Paragraph Styling

Most the time we spend engaged with text is with paragraphs and that’s where I put a lot of my research time when working on a new project. You may be asking why put so much work on how the paragraphs look… As you will see in the example below there are many elements that are involved in controlling paragraph appearance.

See the Pen Playing with paragraph type by Carlos Araya (@caraya) on CodePen.

With the content above we can now start playing with type. Do the following activities to get a feel for how much type can change:

  1. Change the font-size on div#example4 p:first-child to 1.5em
    • Does the size of the first paragraph change your reaction to it? Does size matter?
  2. Remove the reference to “fira_sanslight” to see what would the text look like in Arial
  3. Remove the reference to Arial to see what the text would look like in the system’s Sans Serif font
    • What are the differences between the three fonts?
  4. Change the font-size attribute to 1.5em and the line-height to 1 Is it harder to read?
  5. Change the line-height to 1.5. Does it get easier?
  6. Chang the reference to “Stone Humanist” to Verdana. Can you describe the changes?
    • Does the line height change how easy or hard it is to read the text?
  7. Change the width attribute of div#example4 to 50%
    • Does the text become harder to read as it gets narrower?
  8. Change the word spacing from normal to .25em
  9. Change the word spacing from .25em to -.25em
    • Does the text become harder to read as it gets sspread further apart? As it gets condensed together?
  10. Change the letter spacing from 0 to .25em.
  11. Change the letter spacing from .25em to -.25em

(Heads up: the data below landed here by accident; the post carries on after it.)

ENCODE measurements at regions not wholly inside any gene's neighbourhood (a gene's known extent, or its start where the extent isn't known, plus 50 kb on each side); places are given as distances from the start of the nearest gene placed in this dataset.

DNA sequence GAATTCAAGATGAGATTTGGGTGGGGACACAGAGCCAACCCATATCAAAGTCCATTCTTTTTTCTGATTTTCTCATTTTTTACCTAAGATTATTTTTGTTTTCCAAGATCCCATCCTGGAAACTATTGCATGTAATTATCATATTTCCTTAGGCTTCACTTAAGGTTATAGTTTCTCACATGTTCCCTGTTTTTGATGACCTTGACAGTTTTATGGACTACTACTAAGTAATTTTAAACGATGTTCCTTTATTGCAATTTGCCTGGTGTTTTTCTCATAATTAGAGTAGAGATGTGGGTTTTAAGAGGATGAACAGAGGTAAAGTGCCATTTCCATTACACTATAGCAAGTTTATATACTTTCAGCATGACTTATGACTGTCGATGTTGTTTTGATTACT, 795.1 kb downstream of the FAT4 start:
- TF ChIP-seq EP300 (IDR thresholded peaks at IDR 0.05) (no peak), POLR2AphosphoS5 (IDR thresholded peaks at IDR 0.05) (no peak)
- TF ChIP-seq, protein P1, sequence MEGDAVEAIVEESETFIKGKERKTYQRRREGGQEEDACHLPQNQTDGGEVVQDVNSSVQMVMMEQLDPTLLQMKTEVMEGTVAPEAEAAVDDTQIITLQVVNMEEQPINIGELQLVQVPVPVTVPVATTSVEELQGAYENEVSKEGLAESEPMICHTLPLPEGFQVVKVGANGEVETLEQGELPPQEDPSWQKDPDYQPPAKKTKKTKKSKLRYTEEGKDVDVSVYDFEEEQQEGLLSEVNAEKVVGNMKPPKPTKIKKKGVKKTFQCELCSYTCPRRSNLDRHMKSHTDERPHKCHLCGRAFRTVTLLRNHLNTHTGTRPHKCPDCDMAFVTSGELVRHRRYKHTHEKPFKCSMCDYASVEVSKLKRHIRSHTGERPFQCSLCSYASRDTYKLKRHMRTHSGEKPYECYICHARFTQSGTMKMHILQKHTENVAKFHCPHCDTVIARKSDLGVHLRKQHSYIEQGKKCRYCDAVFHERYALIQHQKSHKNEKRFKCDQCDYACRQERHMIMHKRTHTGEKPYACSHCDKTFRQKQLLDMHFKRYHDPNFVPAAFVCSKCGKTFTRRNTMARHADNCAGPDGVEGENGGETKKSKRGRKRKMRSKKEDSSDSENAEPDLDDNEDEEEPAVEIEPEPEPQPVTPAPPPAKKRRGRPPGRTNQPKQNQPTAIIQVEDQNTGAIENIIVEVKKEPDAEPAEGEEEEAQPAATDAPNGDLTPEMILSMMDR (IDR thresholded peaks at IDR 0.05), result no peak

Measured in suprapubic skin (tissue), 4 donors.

• Does the text become harder to read as it gets sspread further apart? As it gets condensed together?

The typeface you select does make a difference. While we may not conciously notice how the text changes the changes affect the way text looks and the way we interact with it. I know I hit you with a lot of activities and questions for this little paragraph exercise so feel free to play with some, all or none of the activities above.

But whether you use them or not, you get the idea of how much work goes into making paragraphs read well.

Drop caps

Most (if not all) of us have seen the big initial capital letter on the first paragraph of a chapter. We can do th is with CSS. One version of the effect looks like the code below using first–of-type and first-letter to identify the first letter of the first paragraph and the styles to apply to t his pseudo element

p:first-of-type:first-letter {
  font-size: 3em;
  line-height: 0.9em;
  float: left;
  padding-right: 0.15em;
}
          

Unfortunately older browsers don’t support the :first-of-type selector (looking at IE7 and possibly IE8) so we have to work around and tie the drop cap to the first letter of the first element. Most of the time this will be an h1 or other heading element but it can be any element you want. Note that you will have to hardcode what the first element is and change your SASS/CSS every time you change the first element

If you don’t care about supporting older browsers then this is a non-issue but coding defensively is always a good practice 🙂

h1 + p:first-letter {
  font-size: 3em;
  line-height: 0.9em;
  float: left;
  padding-right: 0.15em;
}
          

See the Pen Example of drop cap using sibbling selectors by Carlos Araya (@caraya) on CodePen.

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